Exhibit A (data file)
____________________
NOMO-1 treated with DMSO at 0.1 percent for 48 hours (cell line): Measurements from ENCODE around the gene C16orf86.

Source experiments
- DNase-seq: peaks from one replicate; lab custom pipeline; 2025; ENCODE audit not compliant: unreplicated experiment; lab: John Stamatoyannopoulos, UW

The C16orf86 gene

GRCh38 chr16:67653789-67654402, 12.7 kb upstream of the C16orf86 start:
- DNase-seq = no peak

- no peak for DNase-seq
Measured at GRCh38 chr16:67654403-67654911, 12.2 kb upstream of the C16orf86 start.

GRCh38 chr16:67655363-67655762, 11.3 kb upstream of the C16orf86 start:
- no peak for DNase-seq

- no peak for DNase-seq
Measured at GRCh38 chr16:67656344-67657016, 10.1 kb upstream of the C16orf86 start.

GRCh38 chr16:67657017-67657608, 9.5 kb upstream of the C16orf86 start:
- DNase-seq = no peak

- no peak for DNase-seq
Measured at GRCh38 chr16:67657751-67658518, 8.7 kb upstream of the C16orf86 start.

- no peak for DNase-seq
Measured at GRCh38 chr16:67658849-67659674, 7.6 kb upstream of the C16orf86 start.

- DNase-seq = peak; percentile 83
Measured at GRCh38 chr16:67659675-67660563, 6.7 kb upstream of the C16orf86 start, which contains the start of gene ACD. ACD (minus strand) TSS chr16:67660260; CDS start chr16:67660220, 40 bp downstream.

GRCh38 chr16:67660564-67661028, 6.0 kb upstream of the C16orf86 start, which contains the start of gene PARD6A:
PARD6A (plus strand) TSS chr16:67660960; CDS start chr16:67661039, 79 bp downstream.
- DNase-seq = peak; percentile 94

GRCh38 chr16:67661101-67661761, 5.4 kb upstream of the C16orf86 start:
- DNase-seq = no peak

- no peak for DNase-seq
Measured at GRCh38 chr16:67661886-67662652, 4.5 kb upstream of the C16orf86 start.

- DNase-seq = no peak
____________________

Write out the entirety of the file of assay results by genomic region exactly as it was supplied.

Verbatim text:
NOMO-1 treated with DMSO at 0.1 percent for 48 hours (cell line): Measurements from ENCODE around the gene C16orf86.

Source experiments
- DNase-seq: peaks from one replicate; lab custom pipeline; 2025; ENCODE audit not compliant: unreplicated experiment; lab: John Stamatoyannopoulos, UW

The C16orf86 gene

GRCh38 chr16:67653789-67654402, 12.7 kb upstream of the C16orf86 start:
- DNase-seq = no peak

- no peak for DNase-seq
Measured at GRCh38 chr16:67654403-67654911, 12.2 kb upstream of the C16orf86 start.

GRCh38 chr16:67655363-67655762, 11.3 kb upstream of the C16orf86 start:
- no peak for DNase-seq

- no peak for DNase-seq
Measured at GRCh38 chr16:67656344-67657016, 10.1 kb upstream of the C16orf86 start.

GRCh38 chr16:67657017-67657608, 9.5 kb upstream of the C16orf86 start:
- DNase-seq = no peak

- no peak for DNase-seq
Measured at GRCh38 chr16:67657751-67658518, 8.7 kb upstream of the C16orf86 start.

- no peak for DNase-seq
Measured at GRCh38 chr16:67658849-67659674, 7.6 kb upstream of the C16orf86 start.

- DNase-seq = peak; percentile 83
Measured at GRCh38 chr16:67659675-67660563, 6.7 kb upstream of the C16orf86 start, which contains the start of gene ACD. ACD (minus strand) TSS chr16:67660260; CDS start chr16:67660220, 40 bp downstream.

GRCh38 chr16:67660564-67661028, 6.0 kb upstream of the C16orf86 start, which contains the start of gene PARD6A:
PARD6A (plus strand) TSS chr16:67660960; CDS start chr16:67661039, 79 bp downstream.
- DNase-seq = peak; percentile 94

GRCh38 chr16:67661101-67661761, 5.4 kb upstream of the C16orf86 start:
- DNase-seq = no peak

- no peak for DNase-seq
Measured at GRCh38 chr16:67661886-67662652, 4.5 kb upstream of the C16orf86 start.

- DNase-seq = no peak